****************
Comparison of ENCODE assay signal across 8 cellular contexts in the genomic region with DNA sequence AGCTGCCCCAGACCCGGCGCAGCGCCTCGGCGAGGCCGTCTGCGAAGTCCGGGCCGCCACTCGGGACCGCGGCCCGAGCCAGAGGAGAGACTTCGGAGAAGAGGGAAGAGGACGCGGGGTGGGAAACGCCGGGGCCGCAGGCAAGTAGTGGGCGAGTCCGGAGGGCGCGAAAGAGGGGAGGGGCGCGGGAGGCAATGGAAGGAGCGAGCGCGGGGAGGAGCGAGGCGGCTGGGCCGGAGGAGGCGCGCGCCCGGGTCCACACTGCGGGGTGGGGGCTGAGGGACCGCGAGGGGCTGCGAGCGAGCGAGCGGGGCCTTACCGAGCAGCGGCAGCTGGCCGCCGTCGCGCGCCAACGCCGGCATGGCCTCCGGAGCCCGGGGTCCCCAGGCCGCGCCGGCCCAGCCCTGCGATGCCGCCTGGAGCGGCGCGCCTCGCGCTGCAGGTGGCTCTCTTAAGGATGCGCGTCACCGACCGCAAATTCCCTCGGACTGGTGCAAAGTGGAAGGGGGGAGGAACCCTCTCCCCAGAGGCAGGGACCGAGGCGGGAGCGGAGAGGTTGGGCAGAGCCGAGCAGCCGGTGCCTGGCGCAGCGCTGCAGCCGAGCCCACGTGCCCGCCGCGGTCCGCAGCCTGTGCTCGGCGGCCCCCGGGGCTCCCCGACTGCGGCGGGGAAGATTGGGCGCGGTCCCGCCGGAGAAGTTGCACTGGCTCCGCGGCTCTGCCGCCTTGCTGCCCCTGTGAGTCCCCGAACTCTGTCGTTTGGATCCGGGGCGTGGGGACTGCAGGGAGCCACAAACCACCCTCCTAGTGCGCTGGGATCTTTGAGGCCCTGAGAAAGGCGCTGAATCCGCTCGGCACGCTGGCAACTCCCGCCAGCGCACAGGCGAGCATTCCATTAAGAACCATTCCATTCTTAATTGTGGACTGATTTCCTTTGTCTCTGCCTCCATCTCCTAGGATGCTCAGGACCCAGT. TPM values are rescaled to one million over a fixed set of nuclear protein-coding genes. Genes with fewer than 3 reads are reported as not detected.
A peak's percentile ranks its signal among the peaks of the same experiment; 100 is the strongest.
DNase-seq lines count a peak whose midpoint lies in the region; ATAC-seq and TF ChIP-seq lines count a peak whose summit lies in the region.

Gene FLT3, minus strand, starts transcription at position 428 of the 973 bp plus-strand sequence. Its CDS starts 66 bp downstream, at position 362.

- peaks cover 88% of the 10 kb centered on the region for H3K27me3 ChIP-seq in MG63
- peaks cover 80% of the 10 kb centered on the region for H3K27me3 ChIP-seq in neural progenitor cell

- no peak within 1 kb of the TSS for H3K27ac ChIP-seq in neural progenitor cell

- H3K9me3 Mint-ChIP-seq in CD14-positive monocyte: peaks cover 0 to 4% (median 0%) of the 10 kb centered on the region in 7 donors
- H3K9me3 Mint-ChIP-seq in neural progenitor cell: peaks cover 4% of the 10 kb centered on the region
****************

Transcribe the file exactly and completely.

Comparison of ENCODE assay signal across 8 cellular contexts in the genomic region with DNA sequence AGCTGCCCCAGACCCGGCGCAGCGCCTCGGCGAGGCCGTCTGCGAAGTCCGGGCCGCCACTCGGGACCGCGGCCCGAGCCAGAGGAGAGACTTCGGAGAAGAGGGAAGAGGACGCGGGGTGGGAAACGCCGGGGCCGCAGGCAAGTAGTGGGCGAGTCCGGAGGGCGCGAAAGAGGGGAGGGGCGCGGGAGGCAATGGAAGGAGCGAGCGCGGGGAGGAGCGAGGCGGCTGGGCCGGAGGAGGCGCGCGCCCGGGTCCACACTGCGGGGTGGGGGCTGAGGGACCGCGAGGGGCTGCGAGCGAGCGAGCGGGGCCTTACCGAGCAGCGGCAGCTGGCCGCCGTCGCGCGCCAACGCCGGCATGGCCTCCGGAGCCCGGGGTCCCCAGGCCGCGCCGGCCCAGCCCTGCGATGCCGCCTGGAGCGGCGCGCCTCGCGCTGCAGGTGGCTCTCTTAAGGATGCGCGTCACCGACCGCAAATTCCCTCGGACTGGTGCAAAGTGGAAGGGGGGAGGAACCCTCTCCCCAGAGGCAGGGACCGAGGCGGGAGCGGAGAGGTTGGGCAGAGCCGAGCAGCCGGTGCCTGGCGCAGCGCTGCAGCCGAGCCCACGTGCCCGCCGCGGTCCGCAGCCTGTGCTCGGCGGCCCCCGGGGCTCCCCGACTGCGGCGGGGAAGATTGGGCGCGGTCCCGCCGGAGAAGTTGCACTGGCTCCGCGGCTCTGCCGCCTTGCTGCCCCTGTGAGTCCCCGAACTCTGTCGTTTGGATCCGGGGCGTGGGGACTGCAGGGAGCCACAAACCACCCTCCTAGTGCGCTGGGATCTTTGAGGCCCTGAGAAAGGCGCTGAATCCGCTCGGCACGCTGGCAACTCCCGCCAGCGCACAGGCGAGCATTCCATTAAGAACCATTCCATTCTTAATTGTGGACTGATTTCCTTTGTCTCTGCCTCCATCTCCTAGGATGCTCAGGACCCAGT. TPM values are rescaled to one million over a fixed set of nuclear protein-coding genes. Genes with fewer than 3 reads are reported as not detected.
A peak's percentile ranks its signal among the peaks of the same experiment; 100 is the strongest.
DNase-seq lines count a peak whose midpoint lies in the region; ATAC-seq and TF ChIP-seq lines count a peak whose summit lies in the region.

Gene FLT3, minus strand, starts transcription at position 428 of the 973 bp plus-strand sequence. Its CDS starts 66 bp downstream, at position 362.

- peaks cover 88% of the 10 kb centered on the region for H3K27me3 ChIP-seq in MG63
- peaks cover 80% of the 10 kb centered on the region for H3K27me3 ChIP-seq in neural progenitor cell

- no peak within 1 kb of the TSS for H3K27ac ChIP-seq in neural progenitor cell

- H3K9me3 Mint-ChIP-seq in CD14-positive monocyte: peaks cover 0 to 4% (median 0%) of the 10 kb centered on the region in 7 donors
- H3K9me3 Mint-ChIP-seq in neural progenitor cell: peaks cover 4% of the 10 kb centered on the region